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SuperEpic: The Entertainment War is a Metroidvania-style game developed by Undercoders and published by Numskull Games. Undercoders are best known for their 2016 release, Conga Masters, and before that, they found some success in the mobile market.

SuperEpic’s main pull is its narrative steeped in Games Industry satire. To be more precise, a satire that focuses mainly on the greed of modern AAA developers, be it through microtransactions, mistreatment of workers, or plagiarising smaller studios’ work. These are things that crop up all too often in the modern gaming climate.

 

A Story of Little Subtlety

 

SuperEpic has you controlling the scarf-wearing Racoon Tan Tan, who rides atop his pet Llama. A game developer known as RegnantCorp is slowly killing off retro games by pushing out microtransaction-riddled mobile games, and it’s your job to stop them. If you’re looking for any deep, nuanced criticism of the Games Industry, you’re not going to find it here. It’s not something like This War of Mine, a game that beautifully captures the horrors of war and condemns the people responsible. It’s more along the lines of something like South Park or Grand Theft Auto V, things that criticize actions or ideas with over-the-the top characters and dialogue. This is by no means a bad thing; in fact, SuperEpic is dedicated to its overall narrative, and each area comically replicates a current issue in the AAA market.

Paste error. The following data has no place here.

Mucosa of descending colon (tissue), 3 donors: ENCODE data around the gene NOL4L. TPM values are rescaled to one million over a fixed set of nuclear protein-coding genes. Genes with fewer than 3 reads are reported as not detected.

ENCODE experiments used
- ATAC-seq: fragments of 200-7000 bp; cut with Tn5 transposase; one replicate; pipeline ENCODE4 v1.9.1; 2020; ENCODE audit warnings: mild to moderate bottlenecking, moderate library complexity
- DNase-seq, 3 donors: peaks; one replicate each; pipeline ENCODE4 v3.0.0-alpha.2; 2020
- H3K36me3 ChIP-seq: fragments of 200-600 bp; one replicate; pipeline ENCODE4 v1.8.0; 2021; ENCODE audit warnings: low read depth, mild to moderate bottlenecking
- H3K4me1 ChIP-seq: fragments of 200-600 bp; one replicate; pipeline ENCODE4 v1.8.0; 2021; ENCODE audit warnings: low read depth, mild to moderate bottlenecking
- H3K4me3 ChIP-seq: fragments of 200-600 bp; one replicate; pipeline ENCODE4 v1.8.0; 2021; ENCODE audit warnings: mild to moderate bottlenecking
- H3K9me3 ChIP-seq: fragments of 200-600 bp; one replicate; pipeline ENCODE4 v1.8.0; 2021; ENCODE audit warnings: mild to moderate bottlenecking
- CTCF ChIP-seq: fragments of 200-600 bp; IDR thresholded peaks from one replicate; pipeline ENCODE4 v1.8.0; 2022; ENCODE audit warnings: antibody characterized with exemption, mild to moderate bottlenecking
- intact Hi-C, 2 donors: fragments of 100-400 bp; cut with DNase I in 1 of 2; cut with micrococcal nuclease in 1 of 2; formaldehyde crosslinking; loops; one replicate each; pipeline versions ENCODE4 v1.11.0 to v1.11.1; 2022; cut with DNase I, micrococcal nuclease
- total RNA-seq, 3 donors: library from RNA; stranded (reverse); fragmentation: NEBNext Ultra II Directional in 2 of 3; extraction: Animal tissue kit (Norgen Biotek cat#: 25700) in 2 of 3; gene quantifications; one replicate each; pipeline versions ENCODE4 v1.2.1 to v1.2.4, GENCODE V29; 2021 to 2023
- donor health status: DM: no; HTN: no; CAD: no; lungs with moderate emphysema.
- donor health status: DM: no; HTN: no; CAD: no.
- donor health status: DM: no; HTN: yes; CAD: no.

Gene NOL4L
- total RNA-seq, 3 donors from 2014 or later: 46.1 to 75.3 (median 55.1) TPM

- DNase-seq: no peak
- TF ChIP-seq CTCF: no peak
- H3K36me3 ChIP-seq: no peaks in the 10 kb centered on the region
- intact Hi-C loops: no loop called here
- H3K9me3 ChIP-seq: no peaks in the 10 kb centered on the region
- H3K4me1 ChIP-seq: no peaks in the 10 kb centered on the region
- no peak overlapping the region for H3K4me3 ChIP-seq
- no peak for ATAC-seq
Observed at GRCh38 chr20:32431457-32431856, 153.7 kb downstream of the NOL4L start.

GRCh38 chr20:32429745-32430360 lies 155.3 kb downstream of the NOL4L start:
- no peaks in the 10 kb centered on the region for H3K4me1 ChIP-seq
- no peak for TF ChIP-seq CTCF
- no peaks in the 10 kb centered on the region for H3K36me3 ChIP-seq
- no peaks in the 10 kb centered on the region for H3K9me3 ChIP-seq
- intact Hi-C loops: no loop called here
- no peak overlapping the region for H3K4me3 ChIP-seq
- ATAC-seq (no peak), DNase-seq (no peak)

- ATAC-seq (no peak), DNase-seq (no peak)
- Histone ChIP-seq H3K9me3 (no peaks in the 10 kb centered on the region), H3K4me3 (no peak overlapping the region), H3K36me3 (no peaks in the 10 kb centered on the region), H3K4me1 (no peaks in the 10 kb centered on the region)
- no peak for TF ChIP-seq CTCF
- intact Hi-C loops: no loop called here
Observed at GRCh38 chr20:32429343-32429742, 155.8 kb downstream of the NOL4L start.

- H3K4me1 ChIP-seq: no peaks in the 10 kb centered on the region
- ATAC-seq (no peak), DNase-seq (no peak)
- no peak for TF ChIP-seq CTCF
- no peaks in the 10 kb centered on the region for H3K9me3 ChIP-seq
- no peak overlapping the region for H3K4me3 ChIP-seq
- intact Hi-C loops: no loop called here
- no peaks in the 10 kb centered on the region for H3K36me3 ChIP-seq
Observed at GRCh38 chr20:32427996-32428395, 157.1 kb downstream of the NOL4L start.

Image captured from SuperEpic. Depicts the opening cutscene